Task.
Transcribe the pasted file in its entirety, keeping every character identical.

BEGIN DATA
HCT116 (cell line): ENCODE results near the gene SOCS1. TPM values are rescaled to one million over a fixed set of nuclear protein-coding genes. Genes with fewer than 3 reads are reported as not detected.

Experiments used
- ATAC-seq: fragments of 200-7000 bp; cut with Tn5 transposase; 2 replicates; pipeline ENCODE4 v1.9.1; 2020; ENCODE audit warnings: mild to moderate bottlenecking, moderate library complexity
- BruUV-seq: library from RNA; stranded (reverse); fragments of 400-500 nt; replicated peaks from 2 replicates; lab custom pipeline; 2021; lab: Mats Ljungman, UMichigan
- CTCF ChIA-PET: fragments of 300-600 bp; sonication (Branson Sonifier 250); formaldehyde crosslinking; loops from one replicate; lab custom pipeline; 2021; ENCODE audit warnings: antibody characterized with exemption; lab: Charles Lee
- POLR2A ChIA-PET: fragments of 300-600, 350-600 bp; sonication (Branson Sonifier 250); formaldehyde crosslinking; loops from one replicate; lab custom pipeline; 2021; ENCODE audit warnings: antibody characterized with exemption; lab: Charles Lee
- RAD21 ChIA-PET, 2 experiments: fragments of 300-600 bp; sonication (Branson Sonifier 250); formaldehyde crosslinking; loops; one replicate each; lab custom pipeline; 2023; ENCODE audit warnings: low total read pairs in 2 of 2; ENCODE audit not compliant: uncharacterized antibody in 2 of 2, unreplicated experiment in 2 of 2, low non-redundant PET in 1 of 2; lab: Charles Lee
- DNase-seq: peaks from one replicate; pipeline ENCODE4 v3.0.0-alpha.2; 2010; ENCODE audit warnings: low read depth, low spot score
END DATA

HCT116 (cell line): ENCODE results near the gene SOCS1. TPM values are rescaled to one million over a fixed set of nuclear protein-coding genes. Genes with fewer than 3 reads are reported as not detected.

Experiments used
- ATAC-seq: fragments of 200-7000 bp; cut with Tn5 transposase; 2 replicates; pipeline ENCODE4 v1.9.1; 2020; ENCODE audit warnings: mild to moderate bottlenecking, moderate library complexity
- BruUV-seq: library from RNA; stranded (reverse); fragments of 400-500 nt; replicated peaks from 2 replicates; lab custom pipeline; 2021; lab: Mats Ljungman, UMichigan
- CTCF ChIA-PET: fragments of 300-600 bp; sonication (Branson Sonifier 250); formaldehyde crosslinking; loops from one replicate; lab custom pipeline; 2021; ENCODE audit warnings: antibody characterized with exemption; lab: Charles Lee
- POLR2A ChIA-PET: fragments of 300-600, 350-600 bp; sonication (Branson Sonifier 250); formaldehyde crosslinking; loops from one replicate; lab custom pipeline; 2021; ENCODE audit warnings: antibody characterized with exemption; lab: Charles Lee
- RAD21 ChIA-PET, 2 experiments: fragments of 300-600 bp; sonication (Branson Sonifier 250); formaldehyde crosslinking; loops; one replicate each; lab custom pipeline; 2023; ENCODE audit warnings: low total read pairs in 2 of 2; ENCODE audit not compliant: uncharacterized antibody in 2 of 2, unreplicated experiment in 2 of 2, low non-redundant PET in 1 of 2; lab: Charles Lee
- DNase-seq: peaks from one replicate; pipeline ENCODE4 v3.0.0-alpha.2; 2010; ENCODE audit warnings: low read depth, low spot score